Researchers working on tomorrow’s technologies are located alongside companies with the capital and expertise to commercialise them. Established companies in different business sectors also discover synergies between each other’s activities, often leading to completely new business directions, sometimes to totally new businesses.

    It includes more than 100 tenant-partners ranging from one-man start-ups to multinational organisations, from local residents and businesses to a network of supporters that include State and Federal Government organisations.

    Currently under construction is a $120 million development that will house a state-of-the-art, high definition television production facility and commercial offices. The site will be home to The Seven Network and Pacific Magazines and will be used to produce a range of variety, drama and entertainment programs and some of Australia’s leading magazines.

    TECHNOLOGY PARK ADELAIDE

    Technology Park Adelaide is already home to many of the world leaders in the high technology sector and the list is growing.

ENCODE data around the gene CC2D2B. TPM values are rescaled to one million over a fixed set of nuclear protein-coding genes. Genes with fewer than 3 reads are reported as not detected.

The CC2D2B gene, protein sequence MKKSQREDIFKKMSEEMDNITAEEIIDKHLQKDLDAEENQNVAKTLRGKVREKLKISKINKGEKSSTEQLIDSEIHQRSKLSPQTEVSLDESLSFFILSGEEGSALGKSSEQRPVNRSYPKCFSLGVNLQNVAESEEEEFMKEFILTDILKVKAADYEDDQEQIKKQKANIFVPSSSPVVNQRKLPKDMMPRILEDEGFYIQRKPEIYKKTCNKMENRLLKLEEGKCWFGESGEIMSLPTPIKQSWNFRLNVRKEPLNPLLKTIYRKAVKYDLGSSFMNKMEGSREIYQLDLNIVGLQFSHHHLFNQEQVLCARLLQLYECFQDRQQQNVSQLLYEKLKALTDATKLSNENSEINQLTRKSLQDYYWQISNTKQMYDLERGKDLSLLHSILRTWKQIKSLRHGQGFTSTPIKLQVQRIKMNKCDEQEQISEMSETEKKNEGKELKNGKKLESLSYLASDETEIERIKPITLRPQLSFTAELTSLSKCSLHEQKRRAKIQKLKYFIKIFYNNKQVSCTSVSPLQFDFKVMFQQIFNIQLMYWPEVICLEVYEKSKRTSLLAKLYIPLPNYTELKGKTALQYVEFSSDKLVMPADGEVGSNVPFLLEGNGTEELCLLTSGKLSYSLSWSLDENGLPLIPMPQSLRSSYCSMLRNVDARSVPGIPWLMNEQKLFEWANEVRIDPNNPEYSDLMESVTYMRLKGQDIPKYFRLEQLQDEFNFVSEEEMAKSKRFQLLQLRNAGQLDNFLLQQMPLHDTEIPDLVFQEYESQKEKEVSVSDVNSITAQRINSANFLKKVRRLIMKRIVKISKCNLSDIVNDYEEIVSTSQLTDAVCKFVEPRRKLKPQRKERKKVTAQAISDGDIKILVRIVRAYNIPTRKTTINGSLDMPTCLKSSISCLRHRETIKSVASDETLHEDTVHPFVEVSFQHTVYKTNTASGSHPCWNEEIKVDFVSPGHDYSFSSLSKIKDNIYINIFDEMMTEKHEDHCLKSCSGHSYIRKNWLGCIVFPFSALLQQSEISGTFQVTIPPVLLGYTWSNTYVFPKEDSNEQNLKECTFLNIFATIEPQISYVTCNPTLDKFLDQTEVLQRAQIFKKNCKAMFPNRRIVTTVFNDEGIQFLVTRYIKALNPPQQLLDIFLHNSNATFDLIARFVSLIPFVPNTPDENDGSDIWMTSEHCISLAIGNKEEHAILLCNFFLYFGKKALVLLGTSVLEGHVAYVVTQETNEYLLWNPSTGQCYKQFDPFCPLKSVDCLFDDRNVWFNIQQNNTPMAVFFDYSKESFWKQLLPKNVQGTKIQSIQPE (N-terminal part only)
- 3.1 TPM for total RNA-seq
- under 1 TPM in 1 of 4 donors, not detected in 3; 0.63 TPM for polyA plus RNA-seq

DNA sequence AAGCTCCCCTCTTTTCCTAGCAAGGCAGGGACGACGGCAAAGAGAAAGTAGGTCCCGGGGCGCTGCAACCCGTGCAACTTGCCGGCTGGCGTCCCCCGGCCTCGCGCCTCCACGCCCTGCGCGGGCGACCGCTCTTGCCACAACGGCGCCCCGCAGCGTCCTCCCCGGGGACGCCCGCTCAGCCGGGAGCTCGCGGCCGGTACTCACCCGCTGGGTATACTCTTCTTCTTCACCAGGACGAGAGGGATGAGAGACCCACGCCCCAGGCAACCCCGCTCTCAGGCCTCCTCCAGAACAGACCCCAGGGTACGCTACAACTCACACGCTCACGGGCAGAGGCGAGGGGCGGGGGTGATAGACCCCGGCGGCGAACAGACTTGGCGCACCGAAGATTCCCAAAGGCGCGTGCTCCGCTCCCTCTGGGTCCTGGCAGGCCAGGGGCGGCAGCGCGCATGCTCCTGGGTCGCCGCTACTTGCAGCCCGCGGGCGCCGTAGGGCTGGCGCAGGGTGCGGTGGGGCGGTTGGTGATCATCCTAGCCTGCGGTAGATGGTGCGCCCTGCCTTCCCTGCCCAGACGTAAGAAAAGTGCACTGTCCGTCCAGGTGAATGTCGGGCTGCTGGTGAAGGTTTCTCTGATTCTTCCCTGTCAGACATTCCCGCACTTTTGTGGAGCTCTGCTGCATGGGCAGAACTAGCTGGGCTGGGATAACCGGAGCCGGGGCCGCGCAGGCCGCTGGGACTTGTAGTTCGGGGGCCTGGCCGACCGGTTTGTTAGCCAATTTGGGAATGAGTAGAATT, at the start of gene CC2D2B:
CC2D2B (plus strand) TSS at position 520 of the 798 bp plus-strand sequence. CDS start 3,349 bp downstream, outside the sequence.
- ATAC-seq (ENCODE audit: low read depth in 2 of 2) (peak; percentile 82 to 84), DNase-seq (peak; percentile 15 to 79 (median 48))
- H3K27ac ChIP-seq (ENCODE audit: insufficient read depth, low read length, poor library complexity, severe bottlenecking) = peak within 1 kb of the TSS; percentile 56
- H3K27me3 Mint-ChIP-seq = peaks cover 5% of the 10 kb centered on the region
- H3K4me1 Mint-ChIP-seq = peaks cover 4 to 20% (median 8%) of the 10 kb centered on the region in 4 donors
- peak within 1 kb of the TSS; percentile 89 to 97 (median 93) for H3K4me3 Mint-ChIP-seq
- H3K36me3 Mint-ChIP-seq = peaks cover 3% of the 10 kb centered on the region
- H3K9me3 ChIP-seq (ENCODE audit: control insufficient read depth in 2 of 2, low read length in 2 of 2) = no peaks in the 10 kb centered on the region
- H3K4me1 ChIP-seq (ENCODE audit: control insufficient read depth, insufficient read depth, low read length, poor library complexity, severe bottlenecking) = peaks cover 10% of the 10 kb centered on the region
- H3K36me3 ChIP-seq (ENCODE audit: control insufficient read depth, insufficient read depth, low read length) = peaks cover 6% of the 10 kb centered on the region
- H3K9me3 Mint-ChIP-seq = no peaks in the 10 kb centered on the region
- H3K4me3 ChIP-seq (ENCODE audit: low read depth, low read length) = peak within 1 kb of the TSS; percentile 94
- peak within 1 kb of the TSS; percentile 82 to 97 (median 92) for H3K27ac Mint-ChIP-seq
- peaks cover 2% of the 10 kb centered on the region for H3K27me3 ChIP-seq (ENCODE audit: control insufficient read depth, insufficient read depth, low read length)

These companies recognise the many benefits of Technology Park Adelaide. Networking and business clustering are actively encouraged and the adjacent University of South Australia, Mawson Lakes campus, is a valuable source of graduate and R&D expertise.

    Technology Park Adelaide is Australia’s first technology park, and was established by the Government of South Australia in 1982. This in itself provides a number of companies at the Park with a legacy and a strong brand – an intangible asset that can take years to develop. There is a high concentration of the world’s big players – BAE Systems, Saab Systems, Raytheon – and many of the ones to watch – Dspace, Topcon Precision Agriculture and Jumbo Vision.

    There are over 2,000 workers at the Park and 90 businesses. A one-person start-up can begin operation in a fully-serviced office and grow to lease or own larger facilities to suit their needs.

    iLAB

    The Power of Incubation

    Entrepreneurs launching new knowledge-based businesses in Queensland are stacking the odds in their favour by backing their ideas with the expertise and resources of business incubators.

    And is it any wonder, with Australian Bureau of Statistics research finding that only 58 percent of Australian small businesses created in 2003/04 were still operating in June 2006, and anecdotal evidence indicating that business survivability was even lower for high risk, technology-based businesses.

    Add to that overseas evidence that business incubators help increase business survivability to 87 percent and it is easy to see why the nurturing environment of an incubator – entities established for the specific purpose of accelerating the performance of new, high growth-potential knowledge-based businesses – make sense.